Vitamin K (K for Clotting)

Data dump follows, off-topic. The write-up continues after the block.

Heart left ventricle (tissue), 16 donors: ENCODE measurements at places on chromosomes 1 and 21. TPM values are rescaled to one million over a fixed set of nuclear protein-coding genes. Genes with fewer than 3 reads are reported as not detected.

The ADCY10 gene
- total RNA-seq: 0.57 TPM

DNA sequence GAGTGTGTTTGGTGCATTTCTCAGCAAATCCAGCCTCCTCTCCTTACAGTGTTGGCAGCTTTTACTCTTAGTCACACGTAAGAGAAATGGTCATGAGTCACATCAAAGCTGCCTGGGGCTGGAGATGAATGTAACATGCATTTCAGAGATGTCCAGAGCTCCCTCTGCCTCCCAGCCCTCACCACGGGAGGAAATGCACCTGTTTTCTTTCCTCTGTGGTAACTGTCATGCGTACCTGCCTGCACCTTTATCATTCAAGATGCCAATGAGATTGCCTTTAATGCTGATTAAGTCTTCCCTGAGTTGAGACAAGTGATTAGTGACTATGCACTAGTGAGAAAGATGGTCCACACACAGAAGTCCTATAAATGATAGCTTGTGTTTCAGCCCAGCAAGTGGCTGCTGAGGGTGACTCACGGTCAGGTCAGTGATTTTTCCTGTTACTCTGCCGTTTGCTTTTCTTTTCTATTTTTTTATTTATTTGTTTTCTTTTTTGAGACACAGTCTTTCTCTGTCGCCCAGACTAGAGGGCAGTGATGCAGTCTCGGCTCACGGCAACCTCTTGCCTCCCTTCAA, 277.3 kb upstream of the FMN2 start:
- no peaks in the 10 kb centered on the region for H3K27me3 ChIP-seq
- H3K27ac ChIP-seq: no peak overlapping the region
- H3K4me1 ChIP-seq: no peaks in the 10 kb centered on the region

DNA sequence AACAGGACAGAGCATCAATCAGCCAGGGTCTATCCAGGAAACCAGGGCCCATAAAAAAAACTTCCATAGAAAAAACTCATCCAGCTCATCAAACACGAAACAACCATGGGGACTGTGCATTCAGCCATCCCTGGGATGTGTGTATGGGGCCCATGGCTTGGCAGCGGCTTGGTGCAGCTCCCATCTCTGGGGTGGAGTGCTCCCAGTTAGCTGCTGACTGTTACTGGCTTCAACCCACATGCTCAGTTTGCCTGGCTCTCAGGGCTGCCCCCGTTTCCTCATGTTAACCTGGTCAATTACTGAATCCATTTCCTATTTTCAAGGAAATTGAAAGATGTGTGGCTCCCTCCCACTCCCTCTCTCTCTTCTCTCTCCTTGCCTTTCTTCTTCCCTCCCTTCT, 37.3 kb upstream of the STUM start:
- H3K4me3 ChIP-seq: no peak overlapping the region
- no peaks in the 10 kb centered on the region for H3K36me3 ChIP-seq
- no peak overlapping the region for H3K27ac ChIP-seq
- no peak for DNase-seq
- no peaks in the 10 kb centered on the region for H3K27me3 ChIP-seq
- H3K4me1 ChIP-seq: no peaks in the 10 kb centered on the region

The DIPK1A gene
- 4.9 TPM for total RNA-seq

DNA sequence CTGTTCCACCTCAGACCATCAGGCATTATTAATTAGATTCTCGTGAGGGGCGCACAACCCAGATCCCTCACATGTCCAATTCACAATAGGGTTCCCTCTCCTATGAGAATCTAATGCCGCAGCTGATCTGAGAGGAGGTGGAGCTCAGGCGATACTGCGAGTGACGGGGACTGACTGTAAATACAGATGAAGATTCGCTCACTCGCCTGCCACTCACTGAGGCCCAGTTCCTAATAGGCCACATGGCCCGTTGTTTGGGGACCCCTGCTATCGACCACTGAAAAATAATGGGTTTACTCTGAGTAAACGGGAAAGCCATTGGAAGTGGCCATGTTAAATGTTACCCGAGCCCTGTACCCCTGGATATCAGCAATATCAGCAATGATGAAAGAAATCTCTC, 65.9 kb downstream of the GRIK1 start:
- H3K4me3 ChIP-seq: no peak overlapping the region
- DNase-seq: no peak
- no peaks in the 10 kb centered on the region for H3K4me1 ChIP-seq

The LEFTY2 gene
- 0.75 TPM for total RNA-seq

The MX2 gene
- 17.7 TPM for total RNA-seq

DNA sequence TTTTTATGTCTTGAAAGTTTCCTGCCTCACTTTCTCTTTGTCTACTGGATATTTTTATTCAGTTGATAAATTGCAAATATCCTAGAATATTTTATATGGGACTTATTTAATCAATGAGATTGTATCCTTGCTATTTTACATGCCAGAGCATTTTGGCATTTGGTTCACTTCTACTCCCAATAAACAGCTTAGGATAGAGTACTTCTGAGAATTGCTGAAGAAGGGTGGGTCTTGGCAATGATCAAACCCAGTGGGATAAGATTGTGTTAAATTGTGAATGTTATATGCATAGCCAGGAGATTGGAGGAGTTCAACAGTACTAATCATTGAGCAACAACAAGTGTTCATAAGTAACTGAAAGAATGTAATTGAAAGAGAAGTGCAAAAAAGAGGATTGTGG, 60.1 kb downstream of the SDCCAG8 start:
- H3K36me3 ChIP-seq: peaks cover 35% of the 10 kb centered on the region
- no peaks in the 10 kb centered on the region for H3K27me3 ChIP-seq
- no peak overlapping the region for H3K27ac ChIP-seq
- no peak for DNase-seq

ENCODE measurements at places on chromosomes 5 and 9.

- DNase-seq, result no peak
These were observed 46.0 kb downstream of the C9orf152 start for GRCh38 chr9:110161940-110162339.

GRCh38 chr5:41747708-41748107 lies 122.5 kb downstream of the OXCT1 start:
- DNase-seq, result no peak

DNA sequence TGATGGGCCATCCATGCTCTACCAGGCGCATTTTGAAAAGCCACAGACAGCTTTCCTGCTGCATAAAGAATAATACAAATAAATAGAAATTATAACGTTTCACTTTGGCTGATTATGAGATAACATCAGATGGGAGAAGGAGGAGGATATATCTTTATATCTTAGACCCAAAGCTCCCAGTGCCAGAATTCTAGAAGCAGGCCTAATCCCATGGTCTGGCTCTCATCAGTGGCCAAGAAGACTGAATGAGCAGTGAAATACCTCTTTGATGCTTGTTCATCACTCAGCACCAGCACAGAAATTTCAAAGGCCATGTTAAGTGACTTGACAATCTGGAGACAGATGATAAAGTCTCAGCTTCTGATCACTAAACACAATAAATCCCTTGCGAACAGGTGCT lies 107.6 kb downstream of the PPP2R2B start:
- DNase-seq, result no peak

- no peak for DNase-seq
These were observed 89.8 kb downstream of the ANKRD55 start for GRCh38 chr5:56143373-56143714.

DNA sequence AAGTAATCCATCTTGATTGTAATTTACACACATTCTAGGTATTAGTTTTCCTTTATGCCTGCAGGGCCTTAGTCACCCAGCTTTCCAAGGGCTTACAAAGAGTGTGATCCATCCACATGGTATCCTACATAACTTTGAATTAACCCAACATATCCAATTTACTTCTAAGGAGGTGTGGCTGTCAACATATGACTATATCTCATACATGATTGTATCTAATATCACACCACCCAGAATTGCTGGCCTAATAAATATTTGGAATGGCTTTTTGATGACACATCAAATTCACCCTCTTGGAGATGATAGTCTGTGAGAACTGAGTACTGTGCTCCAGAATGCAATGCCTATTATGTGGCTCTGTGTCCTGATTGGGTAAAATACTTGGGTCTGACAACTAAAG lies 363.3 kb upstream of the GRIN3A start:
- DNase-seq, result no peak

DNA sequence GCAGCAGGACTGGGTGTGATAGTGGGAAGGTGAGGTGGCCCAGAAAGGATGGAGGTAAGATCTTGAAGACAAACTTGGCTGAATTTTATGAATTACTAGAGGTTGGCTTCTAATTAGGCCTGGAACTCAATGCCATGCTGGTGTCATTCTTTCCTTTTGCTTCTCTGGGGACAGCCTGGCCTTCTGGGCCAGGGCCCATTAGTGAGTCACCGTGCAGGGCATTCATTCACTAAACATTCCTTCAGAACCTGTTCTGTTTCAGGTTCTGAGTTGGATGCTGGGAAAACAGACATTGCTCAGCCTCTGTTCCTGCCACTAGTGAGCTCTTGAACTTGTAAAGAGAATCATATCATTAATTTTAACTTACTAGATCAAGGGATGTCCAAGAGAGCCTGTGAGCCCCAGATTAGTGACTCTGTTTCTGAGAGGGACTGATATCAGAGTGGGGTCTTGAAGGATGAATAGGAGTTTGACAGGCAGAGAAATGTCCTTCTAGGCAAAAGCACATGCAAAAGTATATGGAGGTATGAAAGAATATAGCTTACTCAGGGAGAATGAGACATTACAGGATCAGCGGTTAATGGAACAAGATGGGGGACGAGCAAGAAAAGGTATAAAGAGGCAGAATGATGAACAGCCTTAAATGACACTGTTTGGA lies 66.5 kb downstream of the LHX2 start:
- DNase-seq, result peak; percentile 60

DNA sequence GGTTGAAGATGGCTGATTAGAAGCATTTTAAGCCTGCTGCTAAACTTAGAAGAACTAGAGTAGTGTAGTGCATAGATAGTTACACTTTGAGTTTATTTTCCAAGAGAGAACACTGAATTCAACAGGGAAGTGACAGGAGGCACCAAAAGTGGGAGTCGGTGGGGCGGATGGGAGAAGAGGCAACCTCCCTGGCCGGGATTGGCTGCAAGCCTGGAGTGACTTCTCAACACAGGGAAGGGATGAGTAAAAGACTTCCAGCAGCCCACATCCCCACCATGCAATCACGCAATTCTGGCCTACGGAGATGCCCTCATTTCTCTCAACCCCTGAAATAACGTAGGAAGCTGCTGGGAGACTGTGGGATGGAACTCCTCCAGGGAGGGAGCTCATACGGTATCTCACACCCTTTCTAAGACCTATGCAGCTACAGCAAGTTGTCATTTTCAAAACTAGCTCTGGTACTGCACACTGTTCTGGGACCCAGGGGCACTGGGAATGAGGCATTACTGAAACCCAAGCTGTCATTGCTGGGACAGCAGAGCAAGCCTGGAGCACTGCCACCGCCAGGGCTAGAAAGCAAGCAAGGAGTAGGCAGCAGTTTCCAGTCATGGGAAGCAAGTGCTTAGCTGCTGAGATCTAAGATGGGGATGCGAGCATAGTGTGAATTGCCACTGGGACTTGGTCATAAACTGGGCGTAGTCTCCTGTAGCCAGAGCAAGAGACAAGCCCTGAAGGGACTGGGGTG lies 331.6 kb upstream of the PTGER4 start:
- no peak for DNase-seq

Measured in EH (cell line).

Anyone know anything about Vitamin K? Not too many people do as it is often forgotten or neglected in regards to its importance. Because of that there is not much research out there on it so let’s just dive right in and back out in a quick paragraph. If you want a great quick read with some good humor to it, keep reading. Vitamin K has 3 different subscripts to it similar to that of the vitamin B family with K1, K2, and K3. All 3 forms help mostly with blood clotting, but K1 helps with bone development and formation by helping some of the bone proteins bind to each other. This could be why vegetarians have low rates of osteoporosis, but being a vegetarian can still create osteoporosis due to other reasons such as phytic acid and numerous other proteins that cause malabsorption in the intestinal lining. But getting back to vitamin K though, I personally feel like it’s super important for clotting the blood. I’m not trying to bleed to death over some paper cut. Vitamin K1 is also known as Phytonadione and is abundantly found in dark leafy greens such as kale, broccoli, spinach, watercress, and turnip greens. An interesting second way to obtain vitamin K2 is via the intestinal bacteria. Those guys are pretty damn good synthesizing vitamin K2, also known as menaquinone. If you have plenty of vitamin K1 and 2 then K3 will be sufficient since it is simply a derivative. The bonus of having lots of this vitamin K is that your microbiome and it’s bacteria will be extremely helpful in keeping your immune system in top shape plus all those green leaves will provide plenty of magnesium and fiber and therefore keep your poops looking just the way they should. So do yourself a favor and eat as many dark green leaves as you can. The fortunate side to vitamin K is that it is fat soluble so we have storage for it as humans, but let’s be honest, nothing beats the feeling of an awesome bowel movement every day. Here’s a true story: I had been visiting my friends the other day and was getting on him for needing to change his eating habits. When he had received some news from his doctor a month prior it scared him a bit so he made a simple change. I told him to quit eating his cereal bran due to the garbage it is made from including wheat (contains gluten) and to eat a lot more dark green salads. After 2 days with no bran and an increase in dark green leaf consumption he proceeds to walk into his roommates room and waits patiently for him to wrap up what he was doing. The roommate turns and says, “Yes? What’s up?” and his response… “I have an announcement. I just had the best poop I’ve had in 6 months!” Hahaha. A priceless moment, that couldn’t be more accurate. Your poop tells all. Lesson learned? Eat your leaves!